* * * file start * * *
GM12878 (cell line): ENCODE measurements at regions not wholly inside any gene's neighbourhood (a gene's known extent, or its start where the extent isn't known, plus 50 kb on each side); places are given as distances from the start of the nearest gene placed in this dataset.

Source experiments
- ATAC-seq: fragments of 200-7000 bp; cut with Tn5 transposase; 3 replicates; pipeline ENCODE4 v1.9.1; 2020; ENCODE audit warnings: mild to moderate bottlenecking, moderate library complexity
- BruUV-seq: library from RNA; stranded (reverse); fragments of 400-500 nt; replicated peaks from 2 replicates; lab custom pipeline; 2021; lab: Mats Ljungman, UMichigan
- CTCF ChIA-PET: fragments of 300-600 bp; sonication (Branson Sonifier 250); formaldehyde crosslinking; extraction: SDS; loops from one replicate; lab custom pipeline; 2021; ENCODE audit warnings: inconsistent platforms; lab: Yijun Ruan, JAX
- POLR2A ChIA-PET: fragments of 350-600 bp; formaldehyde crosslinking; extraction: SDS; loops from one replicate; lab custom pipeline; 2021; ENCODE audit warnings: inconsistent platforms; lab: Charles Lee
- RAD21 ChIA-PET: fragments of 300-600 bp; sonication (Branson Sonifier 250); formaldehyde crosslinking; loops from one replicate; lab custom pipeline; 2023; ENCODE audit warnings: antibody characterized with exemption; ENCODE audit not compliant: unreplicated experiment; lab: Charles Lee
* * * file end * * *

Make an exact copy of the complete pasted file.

GM12878 (cell line): ENCODE measurements at regions not wholly inside any gene's neighbourhood (a gene's known extent, or its start where the extent isn't known, plus 50 kb on each side); places are given as distances from the start of the nearest gene placed in this dataset.

Source experiments
- ATAC-seq: fragments of 200-7000 bp; cut with Tn5 transposase; 3 replicates; pipeline ENCODE4 v1.9.1; 2020; ENCODE audit warnings: mild to moderate bottlenecking, moderate library complexity
- BruUV-seq: library from RNA; stranded (reverse); fragments of 400-500 nt; replicated peaks from 2 replicates; lab custom pipeline; 2021; lab: Mats Ljungman, UMichigan
- CTCF ChIA-PET: fragments of 300-600 bp; sonication (Branson Sonifier 250); formaldehyde crosslinking; extraction: SDS; loops from one replicate; lab custom pipeline; 2021; ENCODE audit warnings: inconsistent platforms; lab: Yijun Ruan, JAX
- POLR2A ChIA-PET: fragments of 350-600 bp; formaldehyde crosslinking; extraction: SDS; loops from one replicate; lab custom pipeline; 2021; ENCODE audit warnings: inconsistent platforms; lab: Charles Lee
- RAD21 ChIA-PET: fragments of 300-600 bp; sonication (Branson Sonifier 250); formaldehyde crosslinking; loops from one replicate; lab custom pipeline; 2023; ENCODE audit warnings: antibody characterized with exemption; ENCODE audit not compliant: unreplicated experiment; lab: Charles Lee